A thought to ponder

A thought to ponder


My concept is up in the air right now.

My concept is up in the air right now.

The theme for the TEDx event I will take part in is conflict.  I’ve been asked to address the conflict that exists between traditional publishing and indie publishing.  I think I’ve come up with a way to illustrate the life of a traditionally published author and an indie author that blends actual stories (some that belong to me and some that are ripped from the headlines) set in fictional circumstances.  It will be a bit of a juggling act.  I’m just hoping my talk won’t go viral for the wrong reasons.

TEDx here I come

I'm sure I'll be the unintentional comic relief for the day.

I’m sure I’ll be the unintentional comic relief for the day.

Very cool.  I just got invited to speak at a TEDx event.  I’ll update the blog as I know more, but first things first.  I now have to come up with 18 minutes of material.  Yikes!

“I took a risk.”

Lessons in storytelling by Larry David

Lessons in storytelling by Larry David

The headline for this blog post comes from an episode of Curb Your Enthusiasm. Larry David’s character, Larry David, offers it as an explanation to his wife Cheryl, played by Cheryl Hines, when she asks why he would say something so socially unacceptable to another human being. He took a risk in an attempt to be honest to another person, and he failed miserably. That’s what made it so funny.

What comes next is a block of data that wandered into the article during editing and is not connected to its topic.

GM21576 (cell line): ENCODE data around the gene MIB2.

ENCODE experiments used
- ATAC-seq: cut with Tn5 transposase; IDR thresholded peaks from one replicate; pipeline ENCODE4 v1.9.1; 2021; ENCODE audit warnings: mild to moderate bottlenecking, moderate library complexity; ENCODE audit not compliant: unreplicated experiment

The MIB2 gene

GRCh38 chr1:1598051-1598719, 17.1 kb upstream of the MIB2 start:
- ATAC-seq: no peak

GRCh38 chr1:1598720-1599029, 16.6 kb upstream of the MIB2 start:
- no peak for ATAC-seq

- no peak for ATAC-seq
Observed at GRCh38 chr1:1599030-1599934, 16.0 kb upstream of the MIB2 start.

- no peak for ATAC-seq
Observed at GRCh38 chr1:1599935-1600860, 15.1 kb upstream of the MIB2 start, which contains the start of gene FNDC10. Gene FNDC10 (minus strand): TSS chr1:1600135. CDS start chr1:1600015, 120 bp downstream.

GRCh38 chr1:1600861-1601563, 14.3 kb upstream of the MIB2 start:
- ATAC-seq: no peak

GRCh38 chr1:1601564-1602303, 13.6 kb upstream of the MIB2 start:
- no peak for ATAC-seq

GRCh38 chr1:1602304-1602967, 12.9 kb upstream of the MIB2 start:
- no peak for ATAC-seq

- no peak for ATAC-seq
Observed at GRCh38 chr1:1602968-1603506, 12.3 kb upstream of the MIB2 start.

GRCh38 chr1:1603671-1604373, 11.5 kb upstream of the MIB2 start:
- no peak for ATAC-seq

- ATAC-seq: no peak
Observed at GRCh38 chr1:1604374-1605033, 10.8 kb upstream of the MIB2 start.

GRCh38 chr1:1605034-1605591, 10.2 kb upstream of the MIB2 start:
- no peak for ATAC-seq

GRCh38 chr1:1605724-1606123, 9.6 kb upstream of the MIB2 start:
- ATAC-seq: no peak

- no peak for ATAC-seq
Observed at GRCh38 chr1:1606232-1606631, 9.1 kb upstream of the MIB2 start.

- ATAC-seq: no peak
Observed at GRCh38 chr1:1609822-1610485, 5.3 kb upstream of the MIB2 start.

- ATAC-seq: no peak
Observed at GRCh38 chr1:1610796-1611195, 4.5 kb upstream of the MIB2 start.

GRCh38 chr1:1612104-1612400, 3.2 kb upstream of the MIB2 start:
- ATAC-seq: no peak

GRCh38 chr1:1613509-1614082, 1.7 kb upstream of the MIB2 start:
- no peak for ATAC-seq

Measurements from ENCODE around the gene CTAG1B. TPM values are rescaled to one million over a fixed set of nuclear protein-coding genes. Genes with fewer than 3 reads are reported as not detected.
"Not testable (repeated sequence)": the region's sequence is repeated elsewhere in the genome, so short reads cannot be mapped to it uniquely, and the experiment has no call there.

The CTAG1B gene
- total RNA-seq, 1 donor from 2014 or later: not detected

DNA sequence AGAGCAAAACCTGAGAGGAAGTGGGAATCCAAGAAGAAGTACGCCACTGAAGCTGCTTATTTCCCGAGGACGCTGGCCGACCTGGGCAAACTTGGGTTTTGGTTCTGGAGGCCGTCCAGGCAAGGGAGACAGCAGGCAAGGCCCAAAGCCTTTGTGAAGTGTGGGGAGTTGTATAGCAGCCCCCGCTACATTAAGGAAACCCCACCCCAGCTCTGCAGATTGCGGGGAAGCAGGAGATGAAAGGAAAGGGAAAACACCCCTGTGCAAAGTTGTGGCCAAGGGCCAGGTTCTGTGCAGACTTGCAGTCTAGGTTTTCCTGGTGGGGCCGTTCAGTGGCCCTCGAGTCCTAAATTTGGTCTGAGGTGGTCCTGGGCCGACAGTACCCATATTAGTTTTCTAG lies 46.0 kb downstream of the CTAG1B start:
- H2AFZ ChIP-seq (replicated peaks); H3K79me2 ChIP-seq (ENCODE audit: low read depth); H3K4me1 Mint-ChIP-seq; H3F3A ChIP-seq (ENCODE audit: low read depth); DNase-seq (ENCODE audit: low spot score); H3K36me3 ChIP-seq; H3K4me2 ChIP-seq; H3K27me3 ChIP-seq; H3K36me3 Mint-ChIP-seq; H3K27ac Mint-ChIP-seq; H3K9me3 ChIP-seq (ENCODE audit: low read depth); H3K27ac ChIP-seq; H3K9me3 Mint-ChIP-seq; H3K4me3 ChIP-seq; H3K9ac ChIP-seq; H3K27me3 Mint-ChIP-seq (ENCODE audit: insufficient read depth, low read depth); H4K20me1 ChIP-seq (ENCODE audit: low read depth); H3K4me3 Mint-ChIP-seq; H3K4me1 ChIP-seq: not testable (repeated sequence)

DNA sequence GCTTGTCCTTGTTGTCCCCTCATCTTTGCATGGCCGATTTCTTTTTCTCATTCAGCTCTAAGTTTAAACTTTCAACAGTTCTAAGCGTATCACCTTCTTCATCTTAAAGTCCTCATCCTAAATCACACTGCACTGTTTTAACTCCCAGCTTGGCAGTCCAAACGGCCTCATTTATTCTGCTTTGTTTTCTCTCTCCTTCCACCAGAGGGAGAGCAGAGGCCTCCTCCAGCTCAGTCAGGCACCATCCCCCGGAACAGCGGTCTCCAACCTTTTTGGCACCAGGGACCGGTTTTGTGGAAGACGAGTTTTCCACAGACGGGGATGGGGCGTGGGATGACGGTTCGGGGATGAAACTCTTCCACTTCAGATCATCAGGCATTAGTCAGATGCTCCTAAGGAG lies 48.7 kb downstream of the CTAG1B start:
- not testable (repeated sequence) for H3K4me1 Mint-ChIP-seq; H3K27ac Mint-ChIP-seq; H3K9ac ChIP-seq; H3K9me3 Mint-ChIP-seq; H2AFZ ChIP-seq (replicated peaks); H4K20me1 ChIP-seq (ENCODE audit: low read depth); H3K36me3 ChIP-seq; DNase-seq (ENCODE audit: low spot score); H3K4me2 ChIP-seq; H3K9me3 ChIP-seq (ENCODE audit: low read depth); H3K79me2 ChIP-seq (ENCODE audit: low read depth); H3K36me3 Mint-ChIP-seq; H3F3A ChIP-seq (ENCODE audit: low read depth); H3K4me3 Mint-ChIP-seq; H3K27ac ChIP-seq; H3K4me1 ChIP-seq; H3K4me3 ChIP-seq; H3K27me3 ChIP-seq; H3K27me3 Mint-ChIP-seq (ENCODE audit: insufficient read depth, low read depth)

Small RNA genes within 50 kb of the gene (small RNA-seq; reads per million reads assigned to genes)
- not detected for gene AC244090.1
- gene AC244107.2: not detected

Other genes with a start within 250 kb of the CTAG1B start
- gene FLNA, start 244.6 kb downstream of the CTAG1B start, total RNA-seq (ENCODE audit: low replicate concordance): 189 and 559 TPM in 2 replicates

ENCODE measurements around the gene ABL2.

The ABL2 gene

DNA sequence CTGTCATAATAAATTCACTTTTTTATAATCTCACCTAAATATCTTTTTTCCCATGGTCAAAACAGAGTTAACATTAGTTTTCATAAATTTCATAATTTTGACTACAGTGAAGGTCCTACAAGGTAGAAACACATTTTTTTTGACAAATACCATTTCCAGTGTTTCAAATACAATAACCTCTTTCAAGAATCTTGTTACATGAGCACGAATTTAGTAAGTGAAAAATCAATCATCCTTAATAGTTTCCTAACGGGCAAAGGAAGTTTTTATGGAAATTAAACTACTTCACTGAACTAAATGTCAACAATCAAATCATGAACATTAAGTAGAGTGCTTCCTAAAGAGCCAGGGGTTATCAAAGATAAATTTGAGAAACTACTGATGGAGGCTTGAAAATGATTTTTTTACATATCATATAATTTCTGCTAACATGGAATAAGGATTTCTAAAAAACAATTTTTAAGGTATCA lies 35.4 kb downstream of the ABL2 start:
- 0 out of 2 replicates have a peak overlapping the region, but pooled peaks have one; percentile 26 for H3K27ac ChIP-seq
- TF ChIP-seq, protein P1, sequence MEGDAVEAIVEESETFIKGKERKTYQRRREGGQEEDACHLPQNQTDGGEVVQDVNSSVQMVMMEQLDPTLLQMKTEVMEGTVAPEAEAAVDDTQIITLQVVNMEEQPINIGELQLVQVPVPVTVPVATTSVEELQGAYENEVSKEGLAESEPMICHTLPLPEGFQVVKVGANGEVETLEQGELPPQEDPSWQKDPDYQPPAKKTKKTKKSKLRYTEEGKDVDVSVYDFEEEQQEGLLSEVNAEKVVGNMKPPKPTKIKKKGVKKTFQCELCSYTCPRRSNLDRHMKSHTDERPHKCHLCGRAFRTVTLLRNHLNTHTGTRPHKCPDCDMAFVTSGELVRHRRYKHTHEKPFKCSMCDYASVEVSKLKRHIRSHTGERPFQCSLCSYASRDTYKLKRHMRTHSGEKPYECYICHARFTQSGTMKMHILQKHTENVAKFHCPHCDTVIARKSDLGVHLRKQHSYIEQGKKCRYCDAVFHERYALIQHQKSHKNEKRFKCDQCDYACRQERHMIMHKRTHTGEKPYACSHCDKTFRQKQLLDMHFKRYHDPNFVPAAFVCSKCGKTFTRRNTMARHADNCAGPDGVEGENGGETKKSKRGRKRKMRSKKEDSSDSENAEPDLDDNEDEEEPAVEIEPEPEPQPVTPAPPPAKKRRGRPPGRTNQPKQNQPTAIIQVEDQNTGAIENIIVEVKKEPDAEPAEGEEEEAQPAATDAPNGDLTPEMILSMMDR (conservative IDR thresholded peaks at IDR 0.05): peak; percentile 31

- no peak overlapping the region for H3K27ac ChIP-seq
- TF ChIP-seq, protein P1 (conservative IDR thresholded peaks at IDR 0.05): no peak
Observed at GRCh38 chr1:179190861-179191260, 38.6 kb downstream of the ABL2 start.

It sums up how I feel when I think about the stories I write under C. Hoyt Caldwell. Succeeding as Mr. Caldwell isn’t nearly as important to me as taking risks as Mr. Caldwell. I go down some dark roads in an attempt to tell an honest story. Not honest from my point of view, but from my characters’ various points of view. They say and do things that I am embarrassed and shocked by, and I love it. It’s really a blast.

There are parts of The Closeout Kings that I know will offend some readers. As a reader of the material, I even felt it might have gone too far, but as the writer, I knew the material called for it because it advanced character, conflict, and action. Those are the only things I can and will concern myself with. If I start considering how the story will affect the reader, then I’m not really writing. I’m pandering.

Can I take risks as R.W. Ridley? I hope so. Oz’ tale isn’t your typical Young Adult series. There are some very adult themes that he has dealt with and will deal with in the final installment. My goal with Oz all along has been to take him from a boy to a man over the course of the series, and that in and of itself is a risk in the Young Adult market. I never think about category and genre when I write, so that may be why some of the major publishers who’ve thought about picking it up eventually passed because they didn’t know where to place it. I’ve been told on a number of occasions by editors that Oz sounds too grown up. I agree. He does. But there’s a reason for that, and hopefully I can make that clear in Book Seven.

So, here’s a little helpful tool for readers as you flip through the pages of a book. If you are offended by something you read, ask yourself if it reveals something to you about the character and/or story. If it does, then the author took a risk in an effort to be honest. Can you really be offended by that?

It is so wrong for me to be this excited about a movie… about turtles!

Okay so they’re mutant and ninjas, but that’s still no reason for an intelligent 48-year-old man with no kids to get so excited about their upcoming movie.  The fact that they’re teenagers alone should keep me from seeing this movie, but I’ll see it, and most likely by myself in an attempt to hide my shame.